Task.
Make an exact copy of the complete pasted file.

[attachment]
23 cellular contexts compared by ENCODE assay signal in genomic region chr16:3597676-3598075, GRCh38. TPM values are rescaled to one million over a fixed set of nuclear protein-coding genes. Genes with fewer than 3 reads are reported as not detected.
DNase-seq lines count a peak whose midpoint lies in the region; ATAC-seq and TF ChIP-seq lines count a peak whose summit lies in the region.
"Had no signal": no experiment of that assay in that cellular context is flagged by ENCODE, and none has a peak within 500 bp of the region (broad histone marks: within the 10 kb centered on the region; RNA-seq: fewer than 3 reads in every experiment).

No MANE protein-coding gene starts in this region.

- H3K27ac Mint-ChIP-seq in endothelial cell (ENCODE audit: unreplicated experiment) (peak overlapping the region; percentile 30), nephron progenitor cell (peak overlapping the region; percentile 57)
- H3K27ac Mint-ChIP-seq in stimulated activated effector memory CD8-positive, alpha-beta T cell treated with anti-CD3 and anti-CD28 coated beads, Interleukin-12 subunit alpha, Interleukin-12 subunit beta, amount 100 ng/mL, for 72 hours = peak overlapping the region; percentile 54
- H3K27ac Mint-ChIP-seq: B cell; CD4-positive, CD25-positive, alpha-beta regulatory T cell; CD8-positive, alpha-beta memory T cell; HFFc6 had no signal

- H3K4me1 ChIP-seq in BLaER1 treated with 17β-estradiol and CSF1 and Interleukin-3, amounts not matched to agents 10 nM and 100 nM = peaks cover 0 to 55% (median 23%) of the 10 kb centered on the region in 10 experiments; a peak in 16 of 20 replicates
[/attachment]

23 cellular contexts compared by ENCODE assay signal in genomic region chr16:3597676-3598075, GRCh38. TPM values are rescaled to one million over a fixed set of nuclear protein-coding genes. Genes with fewer than 3 reads are reported as not detected.
DNase-seq lines count a peak whose midpoint lies in the region; ATAC-seq and TF ChIP-seq lines count a peak whose summit lies in the region.
"Had no signal": no experiment of that assay in that cellular context is flagged by ENCODE, and none has a peak within 500 bp of the region (broad histone marks: within the 10 kb centered on the region; RNA-seq: fewer than 3 reads in every experiment).

No MANE protein-coding gene starts in this region.

- H3K27ac Mint-ChIP-seq in endothelial cell (ENCODE audit: unreplicated experiment) (peak overlapping the region; percentile 30), nephron progenitor cell (peak overlapping the region; percentile 57)
- H3K27ac Mint-ChIP-seq in stimulated activated effector memory CD8-positive, alpha-beta T cell treated with anti-CD3 and anti-CD28 coated beads, Interleukin-12 subunit alpha, Interleukin-12 subunit beta, amount 100 ng/mL, for 72 hours = peak overlapping the region; percentile 54
- H3K27ac Mint-ChIP-seq: B cell; CD4-positive, CD25-positive, alpha-beta regulatory T cell; CD8-positive, alpha-beta memory T cell; HFFc6 had no signal

- H3K4me1 ChIP-seq in BLaER1 treated with 17β-estradiol and CSF1 and Interleukin-3, amounts not matched to agents 10 nM and 100 nM = peaks cover 0 to 55% (median 23%) of the 10 kb centered on the region in 10 experiments; a peak in 16 of 20 replicates